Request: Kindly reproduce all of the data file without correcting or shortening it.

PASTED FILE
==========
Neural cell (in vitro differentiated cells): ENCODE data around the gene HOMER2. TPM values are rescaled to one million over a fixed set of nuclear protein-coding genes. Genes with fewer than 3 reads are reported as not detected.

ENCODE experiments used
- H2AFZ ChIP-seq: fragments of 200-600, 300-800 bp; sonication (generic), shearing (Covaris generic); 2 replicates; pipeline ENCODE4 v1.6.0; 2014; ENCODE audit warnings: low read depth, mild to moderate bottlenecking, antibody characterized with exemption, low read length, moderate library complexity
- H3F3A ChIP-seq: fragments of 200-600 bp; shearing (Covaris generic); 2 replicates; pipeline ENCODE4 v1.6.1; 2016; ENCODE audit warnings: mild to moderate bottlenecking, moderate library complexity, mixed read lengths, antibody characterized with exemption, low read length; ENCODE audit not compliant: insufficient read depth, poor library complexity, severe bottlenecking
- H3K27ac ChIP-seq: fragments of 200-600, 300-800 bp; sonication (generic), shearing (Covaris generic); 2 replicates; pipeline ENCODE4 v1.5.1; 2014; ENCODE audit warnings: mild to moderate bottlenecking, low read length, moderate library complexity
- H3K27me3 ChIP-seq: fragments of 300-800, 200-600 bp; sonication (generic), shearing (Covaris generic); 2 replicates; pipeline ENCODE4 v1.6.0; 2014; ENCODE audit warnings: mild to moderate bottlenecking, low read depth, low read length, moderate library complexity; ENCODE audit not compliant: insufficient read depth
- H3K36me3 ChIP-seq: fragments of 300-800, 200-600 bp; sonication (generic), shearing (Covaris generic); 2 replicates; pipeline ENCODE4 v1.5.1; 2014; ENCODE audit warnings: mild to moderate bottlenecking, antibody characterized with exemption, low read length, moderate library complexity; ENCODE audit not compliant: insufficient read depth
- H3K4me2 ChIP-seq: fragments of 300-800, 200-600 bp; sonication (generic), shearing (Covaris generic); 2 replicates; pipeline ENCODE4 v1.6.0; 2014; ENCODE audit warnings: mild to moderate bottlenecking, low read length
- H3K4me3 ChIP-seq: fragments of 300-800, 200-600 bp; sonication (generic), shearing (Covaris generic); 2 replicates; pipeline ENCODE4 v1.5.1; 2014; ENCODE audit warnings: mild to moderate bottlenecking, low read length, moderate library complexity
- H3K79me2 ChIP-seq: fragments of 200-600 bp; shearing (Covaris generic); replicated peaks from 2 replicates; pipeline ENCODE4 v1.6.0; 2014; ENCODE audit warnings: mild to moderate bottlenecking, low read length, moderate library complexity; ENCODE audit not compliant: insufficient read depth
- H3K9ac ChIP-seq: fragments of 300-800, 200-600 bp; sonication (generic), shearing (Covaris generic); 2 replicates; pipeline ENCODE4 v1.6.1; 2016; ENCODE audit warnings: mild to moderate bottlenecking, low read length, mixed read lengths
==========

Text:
Neural cell (in vitro differentiated cells): ENCODE data around the gene HOMER2. TPM values are rescaled to one million over a fixed set of nuclear protein-coding genes. Genes with fewer than 3 reads are reported as not detected.

ENCODE experiments used
- H2AFZ ChIP-seq: fragments of 200-600, 300-800 bp; sonication (generic), shearing (Covaris generic); 2 replicates; pipeline ENCODE4 v1.6.0; 2014; ENCODE audit warnings: low read depth, mild to moderate bottlenecking, antibody characterized with exemption, low read length, moderate library complexity
- H3F3A ChIP-seq: fragments of 200-600 bp; shearing (Covaris generic); 2 replicates; pipeline ENCODE4 v1.6.1; 2016; ENCODE audit warnings: mild to moderate bottlenecking, moderate library complexity, mixed read lengths, antibody characterized with exemption, low read length; ENCODE audit not compliant: insufficient read depth, poor library complexity, severe bottlenecking
- H3K27ac ChIP-seq: fragments of 200-600, 300-800 bp; sonication (generic), shearing (Covaris generic); 2 replicates; pipeline ENCODE4 v1.5.1; 2014; ENCODE audit warnings: mild to moderate bottlenecking, low read length, moderate library complexity
- H3K27me3 ChIP-seq: fragments of 300-800, 200-600 bp; sonication (generic), shearing (Covaris generic); 2 replicates; pipeline ENCODE4 v1.6.0; 2014; ENCODE audit warnings: mild to moderate bottlenecking, low read depth, low read length, moderate library complexity; ENCODE audit not compliant: insufficient read depth
- H3K36me3 ChIP-seq: fragments of 300-800, 200-600 bp; sonication (generic), shearing (Covaris generic); 2 replicates; pipeline ENCODE4 v1.5.1; 2014; ENCODE audit warnings: mild to moderate bottlenecking, antibody characterized with exemption, low read length, moderate library complexity; ENCODE audit not compliant: insufficient read depth
- H3K4me2 ChIP-seq: fragments of 300-800, 200-600 bp; sonication (generic), shearing (Covaris generic); 2 replicates; pipeline ENCODE4 v1.6.0; 2014; ENCODE audit warnings: mild to moderate bottlenecking, low read length
- H3K4me3 ChIP-seq: fragments of 300-800, 200-600 bp; sonication (generic), shearing (Covaris generic); 2 replicates; pipeline ENCODE4 v1.5.1; 2014; ENCODE audit warnings: mild to moderate bottlenecking, low read length, moderate library complexity
- H3K79me2 ChIP-seq: fragments of 200-600 bp; shearing (Covaris generic); replicated peaks from 2 replicates; pipeline ENCODE4 v1.6.0; 2014; ENCODE audit warnings: mild to moderate bottlenecking, low read length, moderate library complexity; ENCODE audit not compliant: insufficient read depth
- H3K9ac ChIP-seq: fragments of 300-800, 200-600 bp; sonication (generic), shearing (Covaris generic); 2 replicates; pipeline ENCODE4 v1.6.1; 2016; ENCODE audit warnings: mild to moderate bottlenecking, low read length, mixed read lengths